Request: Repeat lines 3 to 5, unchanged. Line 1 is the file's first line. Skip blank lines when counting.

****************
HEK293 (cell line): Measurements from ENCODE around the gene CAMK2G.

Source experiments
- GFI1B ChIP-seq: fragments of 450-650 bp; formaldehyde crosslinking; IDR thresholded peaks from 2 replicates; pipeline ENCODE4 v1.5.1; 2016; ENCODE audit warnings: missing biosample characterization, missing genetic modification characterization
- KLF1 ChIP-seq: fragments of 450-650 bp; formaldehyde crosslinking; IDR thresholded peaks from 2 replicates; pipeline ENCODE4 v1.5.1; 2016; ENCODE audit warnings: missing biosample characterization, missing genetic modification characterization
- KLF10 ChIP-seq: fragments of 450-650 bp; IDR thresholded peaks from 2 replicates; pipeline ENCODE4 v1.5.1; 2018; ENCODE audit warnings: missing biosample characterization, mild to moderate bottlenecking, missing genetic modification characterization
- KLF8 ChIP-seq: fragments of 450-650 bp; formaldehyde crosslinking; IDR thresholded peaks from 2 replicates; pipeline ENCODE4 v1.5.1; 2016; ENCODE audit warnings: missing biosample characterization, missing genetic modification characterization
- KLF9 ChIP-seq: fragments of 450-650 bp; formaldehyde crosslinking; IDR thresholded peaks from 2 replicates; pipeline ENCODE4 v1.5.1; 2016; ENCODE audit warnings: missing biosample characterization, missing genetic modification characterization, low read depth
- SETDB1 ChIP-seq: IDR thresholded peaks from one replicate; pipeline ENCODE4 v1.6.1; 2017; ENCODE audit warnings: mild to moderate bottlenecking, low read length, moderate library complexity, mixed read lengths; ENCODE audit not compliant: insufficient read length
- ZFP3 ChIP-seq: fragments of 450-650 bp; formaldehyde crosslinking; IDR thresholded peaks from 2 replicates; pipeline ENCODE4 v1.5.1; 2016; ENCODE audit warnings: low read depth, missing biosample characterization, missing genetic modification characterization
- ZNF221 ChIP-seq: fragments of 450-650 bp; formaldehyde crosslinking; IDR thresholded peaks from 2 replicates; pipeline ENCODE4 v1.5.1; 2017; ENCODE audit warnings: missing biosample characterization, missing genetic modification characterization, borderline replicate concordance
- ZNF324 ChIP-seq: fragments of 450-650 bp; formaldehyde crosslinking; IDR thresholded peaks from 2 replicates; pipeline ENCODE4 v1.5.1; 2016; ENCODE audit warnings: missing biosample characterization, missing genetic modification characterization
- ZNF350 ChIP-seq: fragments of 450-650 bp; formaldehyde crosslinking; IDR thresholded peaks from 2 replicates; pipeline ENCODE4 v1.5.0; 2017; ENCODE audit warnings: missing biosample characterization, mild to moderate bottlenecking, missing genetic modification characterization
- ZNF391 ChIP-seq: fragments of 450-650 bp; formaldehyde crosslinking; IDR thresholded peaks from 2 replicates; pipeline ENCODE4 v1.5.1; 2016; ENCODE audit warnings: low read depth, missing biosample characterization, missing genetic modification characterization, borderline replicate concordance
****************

- GFI1B ChIP-seq: fragments of 450-650 bp; formaldehyde crosslinking; IDR thresholded peaks from 2 replicates; pipeline ENCODE4 v1.5.1; 2016; ENCODE audit warnings: missing biosample characterization, missing genetic modification characterization
- KLF1 ChIP-seq: fragments of 450-650 bp; formaldehyde crosslinking; IDR thresholded peaks from 2 replicates; pipeline ENCODE4 v1.5.1; 2016; ENCODE audit warnings: missing biosample characterization, missing genetic modification characterization
- KLF10 ChIP-seq: fragments of 450-650 bp; IDR thresholded peaks from 2 replicates; pipeline ENCODE4 v1.5.1; 2018; ENCODE audit warnings: missing biosample characterization, mild to moderate bottlenecking, missing genetic modification characterization